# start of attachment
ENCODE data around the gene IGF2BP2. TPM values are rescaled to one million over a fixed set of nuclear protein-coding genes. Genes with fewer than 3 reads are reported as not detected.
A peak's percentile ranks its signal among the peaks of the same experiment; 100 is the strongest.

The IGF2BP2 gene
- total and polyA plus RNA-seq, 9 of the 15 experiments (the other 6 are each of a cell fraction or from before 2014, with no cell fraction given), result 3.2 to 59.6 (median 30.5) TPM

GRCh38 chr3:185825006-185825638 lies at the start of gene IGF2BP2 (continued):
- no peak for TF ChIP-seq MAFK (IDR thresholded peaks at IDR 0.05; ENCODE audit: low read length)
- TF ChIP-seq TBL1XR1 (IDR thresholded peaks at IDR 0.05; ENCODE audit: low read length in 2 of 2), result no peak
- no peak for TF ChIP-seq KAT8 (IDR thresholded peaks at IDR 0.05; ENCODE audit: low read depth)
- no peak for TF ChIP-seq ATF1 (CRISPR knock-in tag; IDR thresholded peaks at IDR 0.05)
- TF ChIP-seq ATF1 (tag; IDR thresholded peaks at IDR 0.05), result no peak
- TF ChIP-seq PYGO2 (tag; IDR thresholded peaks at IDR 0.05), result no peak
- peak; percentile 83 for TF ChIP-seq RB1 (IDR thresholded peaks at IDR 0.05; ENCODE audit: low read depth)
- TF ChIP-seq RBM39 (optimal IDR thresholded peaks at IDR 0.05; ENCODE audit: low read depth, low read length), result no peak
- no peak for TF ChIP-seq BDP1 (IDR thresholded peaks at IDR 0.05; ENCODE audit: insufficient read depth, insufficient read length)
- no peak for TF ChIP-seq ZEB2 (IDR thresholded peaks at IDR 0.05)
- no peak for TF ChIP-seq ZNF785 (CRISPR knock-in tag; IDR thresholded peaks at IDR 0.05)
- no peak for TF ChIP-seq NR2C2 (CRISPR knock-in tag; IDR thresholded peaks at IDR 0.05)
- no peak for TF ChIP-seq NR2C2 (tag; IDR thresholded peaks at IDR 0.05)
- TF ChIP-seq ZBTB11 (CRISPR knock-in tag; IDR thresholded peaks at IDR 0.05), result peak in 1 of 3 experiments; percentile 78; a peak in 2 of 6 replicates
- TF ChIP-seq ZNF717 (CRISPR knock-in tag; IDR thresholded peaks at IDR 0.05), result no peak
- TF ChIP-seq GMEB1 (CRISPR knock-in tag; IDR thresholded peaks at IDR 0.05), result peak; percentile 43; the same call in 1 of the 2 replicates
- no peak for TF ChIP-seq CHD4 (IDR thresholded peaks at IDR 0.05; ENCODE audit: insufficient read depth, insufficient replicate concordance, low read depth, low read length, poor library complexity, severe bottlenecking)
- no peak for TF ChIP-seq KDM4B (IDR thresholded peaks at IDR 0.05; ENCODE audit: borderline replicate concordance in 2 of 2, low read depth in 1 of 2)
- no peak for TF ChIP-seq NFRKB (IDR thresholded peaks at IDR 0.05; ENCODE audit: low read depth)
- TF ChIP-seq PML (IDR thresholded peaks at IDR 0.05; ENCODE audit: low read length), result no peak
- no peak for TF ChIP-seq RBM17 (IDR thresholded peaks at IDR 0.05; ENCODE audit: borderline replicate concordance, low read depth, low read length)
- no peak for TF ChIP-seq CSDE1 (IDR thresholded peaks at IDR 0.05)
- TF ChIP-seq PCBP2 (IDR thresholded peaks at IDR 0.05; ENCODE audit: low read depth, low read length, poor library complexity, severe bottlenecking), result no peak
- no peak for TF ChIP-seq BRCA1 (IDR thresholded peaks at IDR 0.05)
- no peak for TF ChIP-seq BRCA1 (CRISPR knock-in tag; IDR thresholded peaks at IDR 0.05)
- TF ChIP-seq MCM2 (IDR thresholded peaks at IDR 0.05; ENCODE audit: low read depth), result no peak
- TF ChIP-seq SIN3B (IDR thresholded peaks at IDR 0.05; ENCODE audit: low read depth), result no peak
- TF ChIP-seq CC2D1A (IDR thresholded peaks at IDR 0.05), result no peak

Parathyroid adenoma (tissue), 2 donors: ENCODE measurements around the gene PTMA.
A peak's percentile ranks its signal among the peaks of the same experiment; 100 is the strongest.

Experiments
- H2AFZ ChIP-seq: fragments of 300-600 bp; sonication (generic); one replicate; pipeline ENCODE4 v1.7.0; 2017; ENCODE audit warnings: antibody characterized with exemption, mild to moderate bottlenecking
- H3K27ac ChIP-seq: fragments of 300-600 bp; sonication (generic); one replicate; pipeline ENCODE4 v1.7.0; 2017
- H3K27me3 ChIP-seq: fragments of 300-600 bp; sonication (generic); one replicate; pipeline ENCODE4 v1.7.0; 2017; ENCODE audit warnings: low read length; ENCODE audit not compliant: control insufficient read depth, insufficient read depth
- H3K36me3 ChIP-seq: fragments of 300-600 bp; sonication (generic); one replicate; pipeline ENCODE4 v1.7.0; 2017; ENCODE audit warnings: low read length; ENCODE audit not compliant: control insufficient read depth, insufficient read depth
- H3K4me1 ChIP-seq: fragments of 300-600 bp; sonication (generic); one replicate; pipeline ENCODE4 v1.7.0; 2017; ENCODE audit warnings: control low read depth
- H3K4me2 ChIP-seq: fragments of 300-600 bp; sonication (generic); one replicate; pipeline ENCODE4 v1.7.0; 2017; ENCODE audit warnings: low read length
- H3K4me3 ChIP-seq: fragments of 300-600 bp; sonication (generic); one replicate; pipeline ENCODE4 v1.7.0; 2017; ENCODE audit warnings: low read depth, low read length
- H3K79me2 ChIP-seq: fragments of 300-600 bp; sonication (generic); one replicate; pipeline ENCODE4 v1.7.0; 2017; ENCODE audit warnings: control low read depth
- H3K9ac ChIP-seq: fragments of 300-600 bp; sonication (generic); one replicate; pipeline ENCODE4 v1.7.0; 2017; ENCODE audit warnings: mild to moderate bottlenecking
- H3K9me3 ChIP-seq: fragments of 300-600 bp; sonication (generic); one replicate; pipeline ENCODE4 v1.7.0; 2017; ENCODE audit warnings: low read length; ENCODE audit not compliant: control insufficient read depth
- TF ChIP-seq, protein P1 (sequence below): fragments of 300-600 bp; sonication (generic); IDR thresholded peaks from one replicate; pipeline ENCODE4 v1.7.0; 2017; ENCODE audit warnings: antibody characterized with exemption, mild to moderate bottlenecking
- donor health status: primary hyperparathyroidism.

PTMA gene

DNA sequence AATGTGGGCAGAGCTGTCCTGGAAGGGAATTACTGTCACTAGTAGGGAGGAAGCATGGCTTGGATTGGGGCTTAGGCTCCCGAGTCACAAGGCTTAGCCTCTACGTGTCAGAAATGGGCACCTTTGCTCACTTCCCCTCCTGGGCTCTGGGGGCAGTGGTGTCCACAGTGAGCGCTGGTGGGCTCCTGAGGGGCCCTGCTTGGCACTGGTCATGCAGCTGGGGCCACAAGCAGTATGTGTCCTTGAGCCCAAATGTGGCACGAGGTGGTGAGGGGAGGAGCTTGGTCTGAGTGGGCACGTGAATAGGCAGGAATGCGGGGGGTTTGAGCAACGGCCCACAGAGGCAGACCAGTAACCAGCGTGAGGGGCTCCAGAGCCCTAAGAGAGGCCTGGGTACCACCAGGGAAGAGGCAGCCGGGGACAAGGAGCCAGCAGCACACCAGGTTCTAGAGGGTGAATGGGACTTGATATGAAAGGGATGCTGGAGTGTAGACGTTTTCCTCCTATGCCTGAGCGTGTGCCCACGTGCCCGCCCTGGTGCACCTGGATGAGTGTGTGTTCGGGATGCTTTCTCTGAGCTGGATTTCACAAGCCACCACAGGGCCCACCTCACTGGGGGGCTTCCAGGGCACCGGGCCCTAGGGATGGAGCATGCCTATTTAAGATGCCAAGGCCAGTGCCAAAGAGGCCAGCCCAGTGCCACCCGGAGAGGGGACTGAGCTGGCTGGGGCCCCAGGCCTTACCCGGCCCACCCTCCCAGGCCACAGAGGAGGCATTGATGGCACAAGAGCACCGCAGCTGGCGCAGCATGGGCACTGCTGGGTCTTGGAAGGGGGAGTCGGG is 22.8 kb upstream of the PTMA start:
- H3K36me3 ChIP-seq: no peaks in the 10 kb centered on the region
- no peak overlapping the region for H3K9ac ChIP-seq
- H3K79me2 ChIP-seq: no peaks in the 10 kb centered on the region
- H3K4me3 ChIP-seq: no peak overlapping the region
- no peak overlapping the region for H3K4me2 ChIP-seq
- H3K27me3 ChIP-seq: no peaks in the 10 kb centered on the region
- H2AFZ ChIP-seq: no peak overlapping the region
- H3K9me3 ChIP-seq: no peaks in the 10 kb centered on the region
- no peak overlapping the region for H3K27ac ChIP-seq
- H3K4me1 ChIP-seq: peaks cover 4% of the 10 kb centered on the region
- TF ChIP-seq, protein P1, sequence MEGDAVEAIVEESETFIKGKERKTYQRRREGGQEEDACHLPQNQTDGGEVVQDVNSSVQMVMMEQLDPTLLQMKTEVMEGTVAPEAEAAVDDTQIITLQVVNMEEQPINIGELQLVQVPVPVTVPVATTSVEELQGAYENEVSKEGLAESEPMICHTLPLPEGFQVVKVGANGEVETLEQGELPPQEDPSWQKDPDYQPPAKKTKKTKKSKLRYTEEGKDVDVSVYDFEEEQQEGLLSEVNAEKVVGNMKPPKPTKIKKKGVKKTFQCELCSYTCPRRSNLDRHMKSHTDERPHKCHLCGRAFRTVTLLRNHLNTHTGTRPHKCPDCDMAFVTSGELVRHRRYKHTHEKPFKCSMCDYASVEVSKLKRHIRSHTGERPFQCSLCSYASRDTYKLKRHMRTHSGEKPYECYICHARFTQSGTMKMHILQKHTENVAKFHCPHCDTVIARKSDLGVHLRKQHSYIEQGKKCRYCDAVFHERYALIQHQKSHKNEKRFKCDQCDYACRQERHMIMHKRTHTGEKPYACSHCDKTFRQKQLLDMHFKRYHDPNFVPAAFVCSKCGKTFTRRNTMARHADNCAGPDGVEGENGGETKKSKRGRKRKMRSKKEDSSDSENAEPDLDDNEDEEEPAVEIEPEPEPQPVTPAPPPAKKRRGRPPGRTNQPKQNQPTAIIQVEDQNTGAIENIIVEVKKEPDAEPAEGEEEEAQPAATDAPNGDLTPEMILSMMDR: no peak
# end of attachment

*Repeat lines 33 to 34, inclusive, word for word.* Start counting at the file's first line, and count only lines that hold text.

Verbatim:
- TF ChIP-seq CC2D1A (IDR thresholded peaks at IDR 0.05), result no peak

Parathyroid adenoma (tissue), 2 donors: ENCODE measurements around the gene PTMA.